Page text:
The documentary-style film, Is Genesis History, (IGH) lays out clearly and concisely the implications of a literal-six-day and global flood interpretation of the early chapters of Genesis. While providing only a bare-bones defense of the biblical case for a literal-day interpretation, the film uses most of the screen time to explore how young earth and global flood advocates interpret observations from the fields of geology, astronomy, biology and to a lesser extent archaeology.
I have a broad knowledge of the young-earth creationist (YEC) literature. I saw the film in the theater and have watched it again on DVD. I believe the views expressed in this film accurately reflect the current consensus of young-earth view of Earth’s history. Therefore, this film would provide a good introduction to the young-earth creationist’ worldview.
The filming locations are dramatic and compelling. The script is well-honed and the narrator, Dr. Del Tackett, is well-spoken and engaging. There have been many feature-length films produced by creationist organizations but none have found the balance of eye-catching video and effects with a carefully edited and written dialogue that this one accomplishes.
Another important feature of this film that sets it apart from others is that it isn’t the direct product of one of the major creation science organizations. Other films have become self-absorbed with organizational pet projects and theories and—more importantly—often become sales-pitches for their own missions and products. The videos produced by Answers in Genesis (AiG) and Institute for Creation Research, like their seminars, are filled with advertisements and promotions for their books, videos and theme parks. This movie begins and ends without any mention of specific organizations or promotions of other materials. Only in the 20 minute interview that follows are two organizations mentioned. The producer of this new film, Thomas Pulfroy, employs Christian apologist Dr. Tackett as a narrator. Dr. Tackett gained his popularity for his work outside of creationism. As such he brings a greater appearance of impartiality to the film, especially given the way the film was originally promoted as an examination of two different worldviews.
Some of the audience would be forgiven if they believe that Dr. Tackett had spoken to experts who represent a wide variety of creation interpretations that exist within the church and is now presenting his expert assessment of that analysis. The more aware audience member will realize that he approached the project from within the young-earth paradigm right from the start and never questioned that paradigm. Even so, he does benefit from having no particular agenda to push with respect to the many scientific and theological differences that exist among young-earth organizations.
I expect this film to become one of the most effective apologetics tools the young-earth movement has ever produced both because of who produced it—a group outside of the major creationist organizations—but also because of who is not in the film—AiG president Ken Ham. Ken Ham has become such a dominant force in the creationists’ movement that almost nothing of consequence seems to come from the movement without his fingerprints, and usually his face, all over it. However, although Ken Ham brings more sales and attention than any other YEC leader, there is also a measure of baggage that come with any association of him with a project. This film includes two of his employees but their affiliations are not identified until the very end and the film makes no mention at all of Ken Ham and his Creation Museum or the Ark Encounter theme park.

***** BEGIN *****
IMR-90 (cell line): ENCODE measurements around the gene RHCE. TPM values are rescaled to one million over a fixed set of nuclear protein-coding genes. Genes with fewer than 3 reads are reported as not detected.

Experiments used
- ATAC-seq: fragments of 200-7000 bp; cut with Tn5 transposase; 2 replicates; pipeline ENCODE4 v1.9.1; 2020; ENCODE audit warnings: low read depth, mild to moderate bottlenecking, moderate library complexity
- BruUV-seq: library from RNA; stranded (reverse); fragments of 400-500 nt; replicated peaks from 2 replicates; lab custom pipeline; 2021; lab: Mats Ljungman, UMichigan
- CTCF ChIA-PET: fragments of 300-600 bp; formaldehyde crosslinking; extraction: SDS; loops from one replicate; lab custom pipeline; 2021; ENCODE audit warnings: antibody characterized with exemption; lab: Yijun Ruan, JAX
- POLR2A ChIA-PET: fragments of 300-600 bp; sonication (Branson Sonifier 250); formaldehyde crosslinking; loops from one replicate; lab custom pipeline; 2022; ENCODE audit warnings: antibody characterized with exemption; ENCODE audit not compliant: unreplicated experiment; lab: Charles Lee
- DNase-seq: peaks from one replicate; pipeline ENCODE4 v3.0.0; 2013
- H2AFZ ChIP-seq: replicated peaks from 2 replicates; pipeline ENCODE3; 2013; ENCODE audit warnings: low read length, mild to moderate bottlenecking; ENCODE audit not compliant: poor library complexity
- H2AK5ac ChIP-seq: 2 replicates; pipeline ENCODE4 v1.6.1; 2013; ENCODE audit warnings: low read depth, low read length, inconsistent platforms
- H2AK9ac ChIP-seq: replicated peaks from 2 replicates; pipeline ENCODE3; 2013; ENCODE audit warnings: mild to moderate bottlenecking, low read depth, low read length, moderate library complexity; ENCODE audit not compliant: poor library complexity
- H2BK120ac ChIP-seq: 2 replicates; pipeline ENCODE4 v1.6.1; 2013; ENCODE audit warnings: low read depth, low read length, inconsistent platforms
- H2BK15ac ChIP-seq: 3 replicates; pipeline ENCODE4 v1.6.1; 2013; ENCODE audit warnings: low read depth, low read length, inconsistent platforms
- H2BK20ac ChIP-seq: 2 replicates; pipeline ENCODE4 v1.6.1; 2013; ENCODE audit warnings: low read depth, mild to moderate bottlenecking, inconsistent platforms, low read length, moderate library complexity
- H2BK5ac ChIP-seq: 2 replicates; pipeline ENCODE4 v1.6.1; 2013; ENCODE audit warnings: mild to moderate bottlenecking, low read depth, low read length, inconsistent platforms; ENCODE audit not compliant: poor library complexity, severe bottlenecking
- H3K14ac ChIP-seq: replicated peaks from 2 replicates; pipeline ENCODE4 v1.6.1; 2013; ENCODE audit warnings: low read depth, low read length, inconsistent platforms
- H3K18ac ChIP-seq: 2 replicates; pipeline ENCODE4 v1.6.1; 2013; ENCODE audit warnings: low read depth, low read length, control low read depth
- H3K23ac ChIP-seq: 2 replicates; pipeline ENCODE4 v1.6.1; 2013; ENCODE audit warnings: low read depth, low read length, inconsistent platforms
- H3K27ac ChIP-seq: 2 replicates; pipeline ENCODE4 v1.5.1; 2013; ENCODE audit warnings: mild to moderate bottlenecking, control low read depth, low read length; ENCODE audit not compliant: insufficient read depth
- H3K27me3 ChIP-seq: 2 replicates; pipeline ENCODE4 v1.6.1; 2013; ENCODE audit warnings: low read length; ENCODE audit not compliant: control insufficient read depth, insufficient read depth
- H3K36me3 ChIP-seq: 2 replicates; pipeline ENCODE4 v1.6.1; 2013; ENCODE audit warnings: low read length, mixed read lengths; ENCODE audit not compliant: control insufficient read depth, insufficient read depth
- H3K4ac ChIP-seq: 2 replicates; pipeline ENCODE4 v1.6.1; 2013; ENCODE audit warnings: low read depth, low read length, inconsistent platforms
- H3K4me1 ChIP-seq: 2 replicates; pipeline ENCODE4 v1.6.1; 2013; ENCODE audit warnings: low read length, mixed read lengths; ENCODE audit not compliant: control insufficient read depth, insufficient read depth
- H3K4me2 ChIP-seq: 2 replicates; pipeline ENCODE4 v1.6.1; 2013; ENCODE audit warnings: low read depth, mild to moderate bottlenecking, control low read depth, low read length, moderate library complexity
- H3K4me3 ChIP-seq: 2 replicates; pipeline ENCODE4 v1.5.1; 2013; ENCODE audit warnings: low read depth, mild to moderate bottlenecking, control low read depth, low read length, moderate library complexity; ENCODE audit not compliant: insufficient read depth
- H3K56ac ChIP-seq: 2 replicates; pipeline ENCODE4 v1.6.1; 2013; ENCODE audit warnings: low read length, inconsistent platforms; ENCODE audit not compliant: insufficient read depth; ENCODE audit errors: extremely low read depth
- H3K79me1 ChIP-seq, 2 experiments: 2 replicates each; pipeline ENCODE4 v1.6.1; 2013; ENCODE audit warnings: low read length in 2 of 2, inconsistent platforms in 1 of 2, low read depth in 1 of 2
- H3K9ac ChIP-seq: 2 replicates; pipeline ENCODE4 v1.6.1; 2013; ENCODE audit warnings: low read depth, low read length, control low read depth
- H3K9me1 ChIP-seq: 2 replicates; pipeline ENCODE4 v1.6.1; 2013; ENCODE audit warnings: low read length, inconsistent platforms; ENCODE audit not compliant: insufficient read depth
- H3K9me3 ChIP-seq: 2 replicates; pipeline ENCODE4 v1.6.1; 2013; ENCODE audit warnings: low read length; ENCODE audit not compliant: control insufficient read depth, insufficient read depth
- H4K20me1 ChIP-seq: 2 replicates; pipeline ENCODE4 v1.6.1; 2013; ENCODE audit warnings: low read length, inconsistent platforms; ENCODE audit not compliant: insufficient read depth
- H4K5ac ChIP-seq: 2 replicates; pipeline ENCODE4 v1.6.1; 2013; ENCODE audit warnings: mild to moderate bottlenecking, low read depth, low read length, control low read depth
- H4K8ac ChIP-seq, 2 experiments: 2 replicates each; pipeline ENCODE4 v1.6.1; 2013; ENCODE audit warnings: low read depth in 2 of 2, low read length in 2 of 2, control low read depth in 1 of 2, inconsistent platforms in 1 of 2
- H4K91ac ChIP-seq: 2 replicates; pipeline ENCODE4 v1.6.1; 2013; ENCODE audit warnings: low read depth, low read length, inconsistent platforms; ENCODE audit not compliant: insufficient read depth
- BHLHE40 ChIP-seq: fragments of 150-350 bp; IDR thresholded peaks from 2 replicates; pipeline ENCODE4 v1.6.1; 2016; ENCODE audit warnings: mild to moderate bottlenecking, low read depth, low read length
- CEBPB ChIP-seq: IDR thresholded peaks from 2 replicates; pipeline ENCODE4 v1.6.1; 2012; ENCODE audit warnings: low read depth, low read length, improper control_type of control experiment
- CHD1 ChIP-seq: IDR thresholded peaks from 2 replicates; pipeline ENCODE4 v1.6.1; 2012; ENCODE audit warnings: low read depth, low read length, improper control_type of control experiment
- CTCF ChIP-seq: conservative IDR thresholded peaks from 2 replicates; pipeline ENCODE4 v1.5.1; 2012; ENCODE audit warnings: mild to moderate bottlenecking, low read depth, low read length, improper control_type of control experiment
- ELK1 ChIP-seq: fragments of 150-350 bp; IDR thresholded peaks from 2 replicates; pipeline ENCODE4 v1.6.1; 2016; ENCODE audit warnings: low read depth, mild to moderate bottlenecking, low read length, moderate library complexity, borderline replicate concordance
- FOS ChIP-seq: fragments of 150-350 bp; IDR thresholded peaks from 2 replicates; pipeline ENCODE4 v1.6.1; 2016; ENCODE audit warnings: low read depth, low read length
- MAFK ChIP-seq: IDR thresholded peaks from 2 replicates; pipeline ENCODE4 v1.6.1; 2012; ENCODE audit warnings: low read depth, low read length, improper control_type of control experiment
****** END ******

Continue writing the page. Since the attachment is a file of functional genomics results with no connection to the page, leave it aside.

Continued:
In contrast to Ken Ham’s combative personality, Del Tackett has a level of respect that Ken Ham can’t achieve because of his past projects and because he is perceived as removed from the very small inner-world of YEC leadership. Del Tackett is the antithesis of Ken Ham in many ways. He takes strong stances without coming off as intolerant while still clearly believing that a young-earth worldview is of critical importance.
In addition to not allowing Answers in Genesis to dominate the film, the choice of “experts” that Del Tackett interviews in the films represents a broad cross-section of the larger YEC community. Several are members of the much lesser-known Logos Research Associates organization and a quarter of them (eg. Ross, Wood, Chadwick) are not employed by any of the major creationist organizations. By including experts from multiple organizations and some that are “outside the beltway,” Pulfroy has made a film that all YECs can get behind which should help it find a much wider audience than had it been produced by one organization. I have observed that every major creationist organization has been promoting and selling the film to their constituencies.
I should note that there is one creationist organization that is conspicuous in its absence in the film itself. There are no experts from the Institute for Creation Research (ICR). I can’t be sure if this was a conscious choice or simply a logistic problem, however, ICR undertakes little meaningful research anymore and it is easy to see that their experts would not have added anything beyond what could be gained from other independent experts.
In summary, although the film presents, as observed in many other reviews here, here, and here, selective facts, suffers from mischaracterizations of other viewpoints, and presents a false dichotomy to its audience, the target audience is unlikely to be aware of these flaws. Rather, the appearance of being an independent analysis led by a respected Christian apologist combined with high production quality are likely to be compelling to a trusting audience which is why I consider this film to be a significant achievement for the YEC community at large.
Editing provided by LC